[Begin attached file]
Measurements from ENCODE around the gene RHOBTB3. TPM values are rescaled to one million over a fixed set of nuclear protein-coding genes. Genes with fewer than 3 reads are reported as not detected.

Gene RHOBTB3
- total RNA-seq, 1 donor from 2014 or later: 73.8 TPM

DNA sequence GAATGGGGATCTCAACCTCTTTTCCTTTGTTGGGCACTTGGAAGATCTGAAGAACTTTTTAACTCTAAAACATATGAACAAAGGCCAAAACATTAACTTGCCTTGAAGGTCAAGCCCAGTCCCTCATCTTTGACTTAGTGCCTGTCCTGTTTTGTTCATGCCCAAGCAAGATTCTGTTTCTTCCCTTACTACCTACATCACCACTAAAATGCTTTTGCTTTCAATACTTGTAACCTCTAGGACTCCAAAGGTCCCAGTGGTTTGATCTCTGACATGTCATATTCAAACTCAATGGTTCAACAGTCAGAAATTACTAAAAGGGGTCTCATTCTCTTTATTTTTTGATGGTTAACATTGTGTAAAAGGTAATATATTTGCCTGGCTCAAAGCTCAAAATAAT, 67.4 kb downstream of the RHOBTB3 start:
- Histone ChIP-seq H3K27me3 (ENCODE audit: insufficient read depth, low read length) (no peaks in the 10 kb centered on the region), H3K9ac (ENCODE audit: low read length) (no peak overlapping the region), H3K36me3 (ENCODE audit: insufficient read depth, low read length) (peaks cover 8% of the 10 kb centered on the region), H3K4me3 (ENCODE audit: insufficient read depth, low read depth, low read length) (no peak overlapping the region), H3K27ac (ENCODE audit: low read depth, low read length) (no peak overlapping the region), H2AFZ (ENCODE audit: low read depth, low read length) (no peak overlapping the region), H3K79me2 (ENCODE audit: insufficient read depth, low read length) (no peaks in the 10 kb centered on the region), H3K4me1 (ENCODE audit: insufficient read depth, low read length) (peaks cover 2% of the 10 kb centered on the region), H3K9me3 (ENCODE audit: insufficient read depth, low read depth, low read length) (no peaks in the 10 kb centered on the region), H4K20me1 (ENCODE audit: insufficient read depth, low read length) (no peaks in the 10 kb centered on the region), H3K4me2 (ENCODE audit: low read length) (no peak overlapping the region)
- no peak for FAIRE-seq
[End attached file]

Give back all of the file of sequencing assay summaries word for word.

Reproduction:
Measurements from ENCODE around the gene RHOBTB3. TPM values are rescaled to one million over a fixed set of nuclear protein-coding genes. Genes with fewer than 3 reads are reported as not detected.

Gene RHOBTB3
- total RNA-seq, 1 donor from 2014 or later: 73.8 TPM

DNA sequence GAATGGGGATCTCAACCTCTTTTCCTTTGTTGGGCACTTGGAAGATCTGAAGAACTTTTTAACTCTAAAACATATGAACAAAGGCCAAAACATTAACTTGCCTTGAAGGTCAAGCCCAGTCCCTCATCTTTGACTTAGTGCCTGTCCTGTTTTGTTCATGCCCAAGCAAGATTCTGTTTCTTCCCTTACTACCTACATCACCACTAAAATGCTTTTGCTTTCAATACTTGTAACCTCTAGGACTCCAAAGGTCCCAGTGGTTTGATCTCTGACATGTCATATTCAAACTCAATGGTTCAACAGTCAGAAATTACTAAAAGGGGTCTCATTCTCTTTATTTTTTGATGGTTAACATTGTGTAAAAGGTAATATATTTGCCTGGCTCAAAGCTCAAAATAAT, 67.4 kb downstream of the RHOBTB3 start:
- Histone ChIP-seq H3K27me3 (ENCODE audit: insufficient read depth, low read length) (no peaks in the 10 kb centered on the region), H3K9ac (ENCODE audit: low read length) (no peak overlapping the region), H3K36me3 (ENCODE audit: insufficient read depth, low read length) (peaks cover 8% of the 10 kb centered on the region), H3K4me3 (ENCODE audit: insufficient read depth, low read depth, low read length) (no peak overlapping the region), H3K27ac (ENCODE audit: low read depth, low read length) (no peak overlapping the region), H2AFZ (ENCODE audit: low read depth, low read length) (no peak overlapping the region), H3K79me2 (ENCODE audit: insufficient read depth, low read length) (no peaks in the 10 kb centered on the region), H3K4me1 (ENCODE audit: insufficient read depth, low read length) (peaks cover 2% of the 10 kb centered on the region), H3K9me3 (ENCODE audit: insufficient read depth, low read depth, low read length) (no peaks in the 10 kb centered on the region), H4K20me1 (ENCODE audit: insufficient read depth, low read length) (no peaks in the 10 kb centered on the region), H3K4me2 (ENCODE audit: low read length) (no peak overlapping the region)
- no peak for FAIRE-seq